We submit that denying Namibia the "Least Developed Country" status is tantamount to punishing the very communities who have suffered under the apartheid system and whom the Government wishes to target with development assistance.
As a young country with deep-rooted problems that require patience and continuous attention, we need to increase international support in the fields of both trade and investment if our country's reconstruction efforts are to succeed.
We are strong advocates of liberalizing global trade arrangements. But as a small country, we must use every means at our disposal to demand fair and responsible trade and to persuade the major trading powers not to ride roughshod over such apparently insignificant economies as our own. Such a free-for-all will result in nothing less than disaster for many countries and regions.
We feel strongly, for instance, that the Lomé IV Agreement between the European Union and the African, Caribbean and Pacific States, which is due to expire in the year 2000, is of vital importance for the future of developing countries. We urge the European Union to understand the importance of this agreement and strongly support its renewal.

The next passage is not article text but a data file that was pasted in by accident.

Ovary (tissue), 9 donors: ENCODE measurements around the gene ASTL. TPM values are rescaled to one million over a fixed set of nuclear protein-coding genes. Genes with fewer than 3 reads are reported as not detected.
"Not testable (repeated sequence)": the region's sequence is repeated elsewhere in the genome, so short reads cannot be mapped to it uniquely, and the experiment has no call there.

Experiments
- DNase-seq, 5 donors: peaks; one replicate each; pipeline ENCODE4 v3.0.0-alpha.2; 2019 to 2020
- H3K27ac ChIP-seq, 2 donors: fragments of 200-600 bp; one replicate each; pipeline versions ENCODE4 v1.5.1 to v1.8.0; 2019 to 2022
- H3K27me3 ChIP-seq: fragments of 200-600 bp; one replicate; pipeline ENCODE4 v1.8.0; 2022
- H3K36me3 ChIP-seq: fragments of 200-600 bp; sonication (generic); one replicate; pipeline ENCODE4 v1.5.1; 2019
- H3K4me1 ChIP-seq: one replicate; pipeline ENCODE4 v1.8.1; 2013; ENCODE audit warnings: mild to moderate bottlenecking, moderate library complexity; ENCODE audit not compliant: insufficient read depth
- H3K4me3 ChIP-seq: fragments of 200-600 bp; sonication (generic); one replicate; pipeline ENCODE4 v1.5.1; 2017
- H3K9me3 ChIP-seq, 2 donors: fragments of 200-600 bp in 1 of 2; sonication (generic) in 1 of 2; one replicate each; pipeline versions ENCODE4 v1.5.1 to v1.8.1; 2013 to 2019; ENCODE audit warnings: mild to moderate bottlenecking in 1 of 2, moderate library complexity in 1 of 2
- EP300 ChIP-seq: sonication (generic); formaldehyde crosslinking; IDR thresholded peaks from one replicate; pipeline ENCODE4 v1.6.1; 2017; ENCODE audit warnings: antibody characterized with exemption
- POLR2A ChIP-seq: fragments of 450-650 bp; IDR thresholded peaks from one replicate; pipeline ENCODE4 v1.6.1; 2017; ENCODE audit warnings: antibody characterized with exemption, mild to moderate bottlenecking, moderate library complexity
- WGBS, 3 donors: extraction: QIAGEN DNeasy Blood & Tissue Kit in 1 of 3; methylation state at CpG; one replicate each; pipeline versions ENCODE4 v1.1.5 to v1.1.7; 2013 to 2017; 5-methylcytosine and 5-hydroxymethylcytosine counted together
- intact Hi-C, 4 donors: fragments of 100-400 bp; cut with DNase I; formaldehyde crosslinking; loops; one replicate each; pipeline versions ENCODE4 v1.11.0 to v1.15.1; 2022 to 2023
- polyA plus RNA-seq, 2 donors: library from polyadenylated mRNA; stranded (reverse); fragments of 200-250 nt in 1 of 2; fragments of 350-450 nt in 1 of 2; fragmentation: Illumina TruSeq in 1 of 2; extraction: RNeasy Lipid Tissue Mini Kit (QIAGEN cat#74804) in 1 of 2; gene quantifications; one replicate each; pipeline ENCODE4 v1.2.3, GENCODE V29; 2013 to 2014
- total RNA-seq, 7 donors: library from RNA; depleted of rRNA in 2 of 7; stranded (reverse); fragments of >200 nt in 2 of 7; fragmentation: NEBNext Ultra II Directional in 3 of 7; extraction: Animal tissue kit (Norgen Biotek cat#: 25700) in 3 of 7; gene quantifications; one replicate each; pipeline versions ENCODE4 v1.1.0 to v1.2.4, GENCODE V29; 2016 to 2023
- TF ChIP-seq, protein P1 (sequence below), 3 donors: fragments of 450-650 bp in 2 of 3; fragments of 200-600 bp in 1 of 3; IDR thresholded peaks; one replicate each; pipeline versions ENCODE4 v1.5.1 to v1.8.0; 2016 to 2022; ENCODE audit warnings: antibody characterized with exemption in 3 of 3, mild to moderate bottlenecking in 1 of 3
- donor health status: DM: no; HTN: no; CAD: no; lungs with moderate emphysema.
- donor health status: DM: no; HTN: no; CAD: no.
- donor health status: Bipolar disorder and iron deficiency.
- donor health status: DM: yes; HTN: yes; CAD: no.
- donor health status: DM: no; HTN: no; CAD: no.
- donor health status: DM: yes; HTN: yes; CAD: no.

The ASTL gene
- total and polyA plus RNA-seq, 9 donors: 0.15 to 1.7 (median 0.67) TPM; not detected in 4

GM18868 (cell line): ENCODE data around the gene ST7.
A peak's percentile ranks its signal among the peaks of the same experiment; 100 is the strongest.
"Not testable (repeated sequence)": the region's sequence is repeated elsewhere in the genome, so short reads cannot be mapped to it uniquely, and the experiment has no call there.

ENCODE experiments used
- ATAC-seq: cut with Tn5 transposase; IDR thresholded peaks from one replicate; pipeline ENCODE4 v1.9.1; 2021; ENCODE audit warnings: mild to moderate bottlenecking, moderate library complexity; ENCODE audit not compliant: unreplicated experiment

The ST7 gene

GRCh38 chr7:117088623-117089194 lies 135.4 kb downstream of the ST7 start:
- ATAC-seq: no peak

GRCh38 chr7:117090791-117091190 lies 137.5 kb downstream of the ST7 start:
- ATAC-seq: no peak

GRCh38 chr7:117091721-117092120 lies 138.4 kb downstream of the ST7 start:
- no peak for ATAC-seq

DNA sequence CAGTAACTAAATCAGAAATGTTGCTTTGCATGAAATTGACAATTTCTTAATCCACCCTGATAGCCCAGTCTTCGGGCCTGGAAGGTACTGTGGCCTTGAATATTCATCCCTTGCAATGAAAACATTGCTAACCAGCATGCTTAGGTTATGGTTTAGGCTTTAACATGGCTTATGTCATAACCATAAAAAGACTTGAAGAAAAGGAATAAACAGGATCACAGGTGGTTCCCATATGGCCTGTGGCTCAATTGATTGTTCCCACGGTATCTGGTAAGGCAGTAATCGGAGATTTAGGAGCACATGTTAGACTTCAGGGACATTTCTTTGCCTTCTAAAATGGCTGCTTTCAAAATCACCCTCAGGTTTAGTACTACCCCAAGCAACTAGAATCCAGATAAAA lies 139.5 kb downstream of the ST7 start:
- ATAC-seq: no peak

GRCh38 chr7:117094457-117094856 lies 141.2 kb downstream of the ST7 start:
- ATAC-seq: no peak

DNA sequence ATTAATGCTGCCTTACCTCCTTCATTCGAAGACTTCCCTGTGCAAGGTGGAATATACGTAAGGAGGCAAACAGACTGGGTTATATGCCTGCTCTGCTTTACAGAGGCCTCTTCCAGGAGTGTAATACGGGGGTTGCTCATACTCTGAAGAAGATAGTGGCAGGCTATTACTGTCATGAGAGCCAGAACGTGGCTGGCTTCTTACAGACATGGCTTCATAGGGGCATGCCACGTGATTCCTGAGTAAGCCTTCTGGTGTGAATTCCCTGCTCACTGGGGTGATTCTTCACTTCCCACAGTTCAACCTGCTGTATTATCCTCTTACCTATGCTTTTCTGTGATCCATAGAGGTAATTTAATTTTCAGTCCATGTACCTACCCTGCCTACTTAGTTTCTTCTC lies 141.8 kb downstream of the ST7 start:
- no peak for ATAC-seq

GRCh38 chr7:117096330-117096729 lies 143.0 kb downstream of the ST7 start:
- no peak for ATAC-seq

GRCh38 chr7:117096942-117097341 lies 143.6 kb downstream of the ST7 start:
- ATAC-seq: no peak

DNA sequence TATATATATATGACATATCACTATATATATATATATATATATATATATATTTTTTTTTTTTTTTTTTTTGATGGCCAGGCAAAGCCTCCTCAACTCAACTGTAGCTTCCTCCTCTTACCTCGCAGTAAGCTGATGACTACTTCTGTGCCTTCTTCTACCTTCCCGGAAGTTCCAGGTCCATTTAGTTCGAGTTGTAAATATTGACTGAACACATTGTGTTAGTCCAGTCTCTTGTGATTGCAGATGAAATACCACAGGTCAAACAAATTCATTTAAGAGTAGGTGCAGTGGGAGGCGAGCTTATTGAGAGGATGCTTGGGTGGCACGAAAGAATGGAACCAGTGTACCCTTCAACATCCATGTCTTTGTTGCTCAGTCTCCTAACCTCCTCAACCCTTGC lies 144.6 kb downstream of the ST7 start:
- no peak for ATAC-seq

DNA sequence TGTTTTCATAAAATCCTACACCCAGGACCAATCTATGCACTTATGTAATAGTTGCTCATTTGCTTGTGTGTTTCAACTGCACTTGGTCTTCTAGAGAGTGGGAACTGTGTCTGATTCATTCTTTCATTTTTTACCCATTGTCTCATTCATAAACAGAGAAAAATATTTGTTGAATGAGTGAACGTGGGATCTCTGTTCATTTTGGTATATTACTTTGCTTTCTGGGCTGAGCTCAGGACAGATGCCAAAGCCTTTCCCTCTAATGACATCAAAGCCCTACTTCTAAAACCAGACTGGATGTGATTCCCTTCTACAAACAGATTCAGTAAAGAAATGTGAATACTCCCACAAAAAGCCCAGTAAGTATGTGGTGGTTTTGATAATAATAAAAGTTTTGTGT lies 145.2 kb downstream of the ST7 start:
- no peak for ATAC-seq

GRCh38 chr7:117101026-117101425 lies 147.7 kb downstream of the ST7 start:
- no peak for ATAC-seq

The World Food Summit has come at an opportune moment for us in Namibia. It has intensified our focus and our attention on our nation's problems of poverty, household food insecurity, hunger and malnutrition. It has also encouraged us to re-dedicate ourselves to the cause of overcoming these scourges. We feel confident that we have adopted appropriate policies to create an environment conducive to the attainment of food security goals.
My Government has every intention of following up the commitments to be made at this Summit. We have already established cross-sectoral coordinating structures involving all our key social partners, which are tasked to deal with food security and nutritional issues. These structures are in the process of being extended and decentralized from national to regional level, at which point we believe real progress can be made so that the vulnerable groups in our rural areas can be assisted to work towards full food security.
Our political independence has moved us to a new phase: that of economic reconstruction and nation-building. We are determined that overcoming household food insecurity, hunger and malnutrition, will be one of the foundation stones of our new nation.